Print This Post
Product: Health & Beauty - Dental
Advertiser: Dental Options
Medium: Online - Social Media, Online – Influencer’s Social Media Account
ASAI Code 7th Edition: 3.31, 3.32, 4.1, 4.4, 4.5
Social media content by the influencer featured them outlining their experience of wearing the advertisers’ orthodontics product and providing advice to prospective users. The content included the hashtag “#collab” at the end of the content.
The complainant objected to the content on the grounds that it was not clear that the content was a marketing communication.
The advertisers said that the influencer had received the treatment for free and had then posted about the treatment. They noted that the influencer had used the hashtag “#collab” and they queried if the influencer should have used an alternative disclosure and that they would ensure that future content was in line with the regulations.
The influencer’s agency replied on their behalf, stating that the influencer had been gifted the treatment and that no payment and no money had been exchanged. As no payment had been made, they had thought it was sufficient to mark the content as “#collab” in line with others in the industry. They apologised on the influencer’s behalf and said that they would amend advertising in the future to use “#ad” and “#sponsor”.
In response to a request for further information, the agency advised that an approach had been made to the advertisers to see if they were interested in partnering with the influencer by providing them with treatment. The advertisers agreed and the treatment was gifted to the influencer. The agency advised that the conditions of the partnership were that the influencer was to promote the product and the clinic on their social media on each appointment, with a specified number of reels and story posts and a period of exclusivity. They said that the advertisers had not provided any wording beyond the identifying hashtags to be used for the product and the clinic, however, they had asked to be allowed to check the material before it was posted to ensure that any clinical information included was correct.
They said that the influencer now fully understood the need to make clearer that posted material such as this was marked as a marketing communication and that “#collab” was not a sufficient disclosure.
The Executive noted that the social media content had been amended with the “#collab” disclosure being replaced by “#gifted”.
The Complaints Committee considered the detail of the complaint and the advertisers’ and influencer’s agency responses. The Committee also noted that the content had been amended to include the disclosure “#gifted”.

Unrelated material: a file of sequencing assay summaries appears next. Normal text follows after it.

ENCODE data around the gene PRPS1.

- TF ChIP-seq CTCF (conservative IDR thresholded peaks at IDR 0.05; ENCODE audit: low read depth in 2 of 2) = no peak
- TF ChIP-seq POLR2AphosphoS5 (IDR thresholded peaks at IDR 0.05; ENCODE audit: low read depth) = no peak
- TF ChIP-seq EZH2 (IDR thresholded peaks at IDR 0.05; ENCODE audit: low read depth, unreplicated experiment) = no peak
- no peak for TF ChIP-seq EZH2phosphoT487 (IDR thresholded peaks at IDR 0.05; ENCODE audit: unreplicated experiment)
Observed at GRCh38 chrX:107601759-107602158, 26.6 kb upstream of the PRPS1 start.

The Committee noted the fact that both the advertisers and the influencer’s agency had referred to the treatment as being gifted. The Committee noted that payment included monetary payments and other benefits such as the provision of free products or services. In this case, a free service had been provided and this, together with the requirement to post content and the direction as to that content, meant that the content was a marketing communication. The Committee referred to the requirements of the Code that a marketing communication should be designed and presented in such a way that it is clear that it is a marketing communication and they noted that the Code requirement did not just apply to the inclusion of a notification, but also to how clear that notification was.
The Committee noted that the original version of the content had used the disclosure “#collab” and that it had been placed at the very end of the content. The Committee advised that they had previously adjudicated on the use of ‘#Collab’ (Case 36530) stating that it’s use should be discontinued. In view of the fact that a discontinued disclosure (“#collab”) was used and an appropriate hashtag disclosure had not been used at the start of the post, the Committee did not consider that the advertising was in compliance with Code Sections 3.31 and 4.1 of the Code.
The advertising should not reappear in its current form.
The Committee reminded the parties that the provision of products and services together with a direction to create content, meant that the content was a marketing communication. The Committee advised that such content should make it immediately clear to consumers that the content is commercial with the use of a sufficient disclosure such as ‘#Ad’.